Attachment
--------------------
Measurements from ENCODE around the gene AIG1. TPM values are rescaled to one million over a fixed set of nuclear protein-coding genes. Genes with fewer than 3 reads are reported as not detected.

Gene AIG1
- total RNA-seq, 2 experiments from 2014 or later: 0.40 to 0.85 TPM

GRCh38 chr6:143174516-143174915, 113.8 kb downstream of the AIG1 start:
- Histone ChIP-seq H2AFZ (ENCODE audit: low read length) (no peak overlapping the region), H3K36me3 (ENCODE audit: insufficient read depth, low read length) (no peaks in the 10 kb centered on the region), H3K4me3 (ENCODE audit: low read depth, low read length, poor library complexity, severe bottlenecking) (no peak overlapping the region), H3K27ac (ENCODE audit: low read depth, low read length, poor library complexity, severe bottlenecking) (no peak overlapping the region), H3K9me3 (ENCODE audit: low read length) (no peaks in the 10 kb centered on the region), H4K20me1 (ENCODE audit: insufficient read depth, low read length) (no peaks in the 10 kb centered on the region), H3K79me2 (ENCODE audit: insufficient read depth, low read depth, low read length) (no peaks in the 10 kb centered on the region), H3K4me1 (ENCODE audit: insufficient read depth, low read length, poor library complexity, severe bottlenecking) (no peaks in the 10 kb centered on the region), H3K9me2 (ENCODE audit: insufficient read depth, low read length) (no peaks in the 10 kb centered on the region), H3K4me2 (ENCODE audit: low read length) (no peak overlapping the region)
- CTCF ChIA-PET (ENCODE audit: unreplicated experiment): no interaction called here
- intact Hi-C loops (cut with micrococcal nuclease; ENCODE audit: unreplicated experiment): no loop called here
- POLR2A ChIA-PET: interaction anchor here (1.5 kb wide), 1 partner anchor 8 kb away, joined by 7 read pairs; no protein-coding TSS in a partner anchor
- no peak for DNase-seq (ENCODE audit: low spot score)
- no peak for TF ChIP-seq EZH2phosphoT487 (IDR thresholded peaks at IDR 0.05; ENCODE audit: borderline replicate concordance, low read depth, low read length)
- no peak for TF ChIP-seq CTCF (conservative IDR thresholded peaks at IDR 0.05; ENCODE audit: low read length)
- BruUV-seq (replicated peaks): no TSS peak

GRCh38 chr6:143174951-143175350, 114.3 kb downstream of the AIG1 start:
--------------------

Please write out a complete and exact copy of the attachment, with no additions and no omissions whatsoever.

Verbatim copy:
Measurements from ENCODE around the gene AIG1. TPM values are rescaled to one million over a fixed set of nuclear protein-coding genes. Genes with fewer than 3 reads are reported as not detected.

Gene AIG1
- total RNA-seq, 2 experiments from 2014 or later: 0.40 to 0.85 TPM

GRCh38 chr6:143174516-143174915, 113.8 kb downstream of the AIG1 start:
- Histone ChIP-seq H2AFZ (ENCODE audit: low read length) (no peak overlapping the region), H3K36me3 (ENCODE audit: insufficient read depth, low read length) (no peaks in the 10 kb centered on the region), H3K4me3 (ENCODE audit: low read depth, low read length, poor library complexity, severe bottlenecking) (no peak overlapping the region), H3K27ac (ENCODE audit: low read depth, low read length, poor library complexity, severe bottlenecking) (no peak overlapping the region), H3K9me3 (ENCODE audit: low read length) (no peaks in the 10 kb centered on the region), H4K20me1 (ENCODE audit: insufficient read depth, low read length) (no peaks in the 10 kb centered on the region), H3K79me2 (ENCODE audit: insufficient read depth, low read depth, low read length) (no peaks in the 10 kb centered on the region), H3K4me1 (ENCODE audit: insufficient read depth, low read length, poor library complexity, severe bottlenecking) (no peaks in the 10 kb centered on the region), H3K9me2 (ENCODE audit: insufficient read depth, low read length) (no peaks in the 10 kb centered on the region), H3K4me2 (ENCODE audit: low read length) (no peak overlapping the region)
- CTCF ChIA-PET (ENCODE audit: unreplicated experiment): no interaction called here
- intact Hi-C loops (cut with micrococcal nuclease; ENCODE audit: unreplicated experiment): no loop called here
- POLR2A ChIA-PET: interaction anchor here (1.5 kb wide), 1 partner anchor 8 kb away, joined by 7 read pairs; no protein-coding TSS in a partner anchor
- no peak for DNase-seq (ENCODE audit: low spot score)
- no peak for TF ChIP-seq EZH2phosphoT487 (IDR thresholded peaks at IDR 0.05; ENCODE audit: borderline replicate concordance, low read depth, low read length)
- no peak for TF ChIP-seq CTCF (conservative IDR thresholded peaks at IDR 0.05; ENCODE audit: low read length)
- BruUV-seq (replicated peaks): no TSS peak

GRCh38 chr6:143174951-143175350, 114.3 kb downstream of the AIG1 start: